Professional Services:

Offering your skills, whether is cutting hair, medical, mechanical,etc at a reduced rate or for free – all of it can be a big blessing to missionaries while on home visits.

 

Missionaries In the Field

Now that we’ve talked extensively about practical things to do while a missionary is visiting, lets throw out some things that you can do while they’re in the field.

Practical Love:

  • Offer to help print, stuff and mail any newsletters or mailings that the missionary or organization needs to send – and then be reliable and follow through. Again, we can’t be there to do it ourselves so this is often something that can be so necessary, but difficult to do. Much needed!
  • If feasible and cost effective, be willing to gather or shop for supplies that the missionary might need personally or for their organization, and send them on to someone who will be coming in, or to a designated shipping company to be shipped to the country of service. Many of us will gladly reimburse people for any expenses, we just need the hands and feet to go and do the work!
  • In the same vein as the previous idea ask how the missionary gets needed items. If they do like we do, and order things online to be sent to visitors and brought in luggage, ask for a needs list and order those things for them and have them sent to the designated address. Or perhaps there’s a specific need that can be purchased in country and you want to give towards that item and can do so through their support. Let them know you’ve chosen to cover that need.
  • Send care packages. I know this sounds like something a college student might say, but it’s seriously a treat when we have visitors to the mission that arrive with gifts from home. I have one friend who, when she’s able to, asks when people are coming in and then puts together the best care packages for me and mails them to the visitor to bring in their luggage. She always has fun and sends little things that might not be the most practical or needed, but that bring me joy and are fun for me. Such a gift!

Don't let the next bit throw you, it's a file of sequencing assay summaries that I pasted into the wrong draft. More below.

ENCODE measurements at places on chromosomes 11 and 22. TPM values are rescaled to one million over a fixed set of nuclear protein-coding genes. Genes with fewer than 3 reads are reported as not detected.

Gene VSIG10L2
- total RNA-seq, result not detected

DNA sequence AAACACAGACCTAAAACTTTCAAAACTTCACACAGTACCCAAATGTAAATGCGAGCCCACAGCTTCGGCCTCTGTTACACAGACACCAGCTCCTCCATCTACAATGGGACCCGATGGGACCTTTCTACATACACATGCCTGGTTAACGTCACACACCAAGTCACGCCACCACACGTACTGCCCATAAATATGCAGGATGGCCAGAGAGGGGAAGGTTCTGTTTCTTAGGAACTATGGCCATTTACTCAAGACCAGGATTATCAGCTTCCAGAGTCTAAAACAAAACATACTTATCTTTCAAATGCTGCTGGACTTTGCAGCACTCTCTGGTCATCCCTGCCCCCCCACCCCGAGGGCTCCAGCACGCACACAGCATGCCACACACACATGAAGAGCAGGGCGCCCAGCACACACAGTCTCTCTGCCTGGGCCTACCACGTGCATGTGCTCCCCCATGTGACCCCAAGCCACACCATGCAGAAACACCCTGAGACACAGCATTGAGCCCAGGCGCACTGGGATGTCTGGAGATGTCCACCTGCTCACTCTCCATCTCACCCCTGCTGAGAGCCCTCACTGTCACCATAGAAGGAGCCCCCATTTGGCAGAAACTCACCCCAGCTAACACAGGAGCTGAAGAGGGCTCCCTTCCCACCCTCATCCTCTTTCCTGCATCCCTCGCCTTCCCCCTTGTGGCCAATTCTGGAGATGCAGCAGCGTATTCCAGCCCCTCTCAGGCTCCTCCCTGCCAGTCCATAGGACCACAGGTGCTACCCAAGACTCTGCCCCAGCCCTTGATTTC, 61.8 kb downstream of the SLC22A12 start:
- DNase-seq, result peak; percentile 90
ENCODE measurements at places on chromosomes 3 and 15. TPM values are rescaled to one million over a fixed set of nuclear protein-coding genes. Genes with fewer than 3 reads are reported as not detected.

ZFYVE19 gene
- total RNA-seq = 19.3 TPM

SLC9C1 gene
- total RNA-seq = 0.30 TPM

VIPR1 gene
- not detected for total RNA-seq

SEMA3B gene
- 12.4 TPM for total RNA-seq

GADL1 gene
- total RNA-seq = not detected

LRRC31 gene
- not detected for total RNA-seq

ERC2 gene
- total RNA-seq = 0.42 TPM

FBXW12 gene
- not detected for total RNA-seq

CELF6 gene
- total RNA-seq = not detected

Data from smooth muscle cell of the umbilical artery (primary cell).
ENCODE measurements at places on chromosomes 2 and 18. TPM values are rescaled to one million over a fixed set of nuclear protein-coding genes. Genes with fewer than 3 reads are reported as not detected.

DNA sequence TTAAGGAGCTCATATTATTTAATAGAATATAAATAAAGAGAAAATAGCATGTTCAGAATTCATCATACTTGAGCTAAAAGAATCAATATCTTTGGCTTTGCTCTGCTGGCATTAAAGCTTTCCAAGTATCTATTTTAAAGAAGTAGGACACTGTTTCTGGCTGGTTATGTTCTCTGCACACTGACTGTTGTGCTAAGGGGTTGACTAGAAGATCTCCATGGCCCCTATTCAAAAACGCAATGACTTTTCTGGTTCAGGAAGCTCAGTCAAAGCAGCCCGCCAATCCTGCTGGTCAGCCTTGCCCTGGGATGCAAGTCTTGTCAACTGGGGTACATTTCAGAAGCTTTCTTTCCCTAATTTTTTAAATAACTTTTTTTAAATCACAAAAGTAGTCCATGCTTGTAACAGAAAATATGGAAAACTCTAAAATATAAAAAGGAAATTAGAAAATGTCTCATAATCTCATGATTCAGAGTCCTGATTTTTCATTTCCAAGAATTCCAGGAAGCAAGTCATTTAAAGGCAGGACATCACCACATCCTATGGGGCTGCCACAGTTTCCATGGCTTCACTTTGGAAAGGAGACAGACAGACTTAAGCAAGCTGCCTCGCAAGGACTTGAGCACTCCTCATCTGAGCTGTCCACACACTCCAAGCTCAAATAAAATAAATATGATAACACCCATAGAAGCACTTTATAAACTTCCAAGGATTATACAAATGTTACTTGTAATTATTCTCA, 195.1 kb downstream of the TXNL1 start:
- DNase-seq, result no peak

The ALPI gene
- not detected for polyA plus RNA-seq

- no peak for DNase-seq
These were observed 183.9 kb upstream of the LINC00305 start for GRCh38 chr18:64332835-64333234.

• Be in touch! As I mentioned in a previous post, we send out monthly emails to our support base, both as a family and as an organization. We love it when people take a few minutes to quickly fire an email back to encourage us and just say Hi. It doesn’t need to be long or anything special. Just a note to let us know you’re thinking of us helps us feel connected.

Again, this list is not exhaustive by any means, just suggestions and ideas.

We’ve talked about the care side of things, and now I want to once again tread into what might be uncomfortable territory for some. Again, just to reiterate – my intention is to not be judgmental or critical, but rather to start conversations. Some of these things are hard to talk about. I feel kind of vulnerable being the one to say some of this stuff. But, I think it needs to be said because hard things can bring good things. And, as the body of Christ, I think God wants our best, especially when it comes to loving one another.

I think any time we’re in the position of offering support and giving there is some small part of us that has expectations of what that should look like or what the response will be. On some level we want to have our actions and intentions appreciated.

Please hear me when I say this – we, as missionaries APPRECIATE YOU.

We do. Without you, we wouldn’t be able to serve the way God has called us to. You become his hands and feet and help meet our needs.

One thing that can be hard when you’re in the position of the receiver is feeling like there is an obligation to accept everything that people want to give or do at the risk of offending them if you don’t. But, what happens when that offered gift is not needed, or is needed in a slightly different form? What if it’s close, but not quite what will meet the specific need?  It can be very hard to say thank you, but no thank you when you’re in our shoes.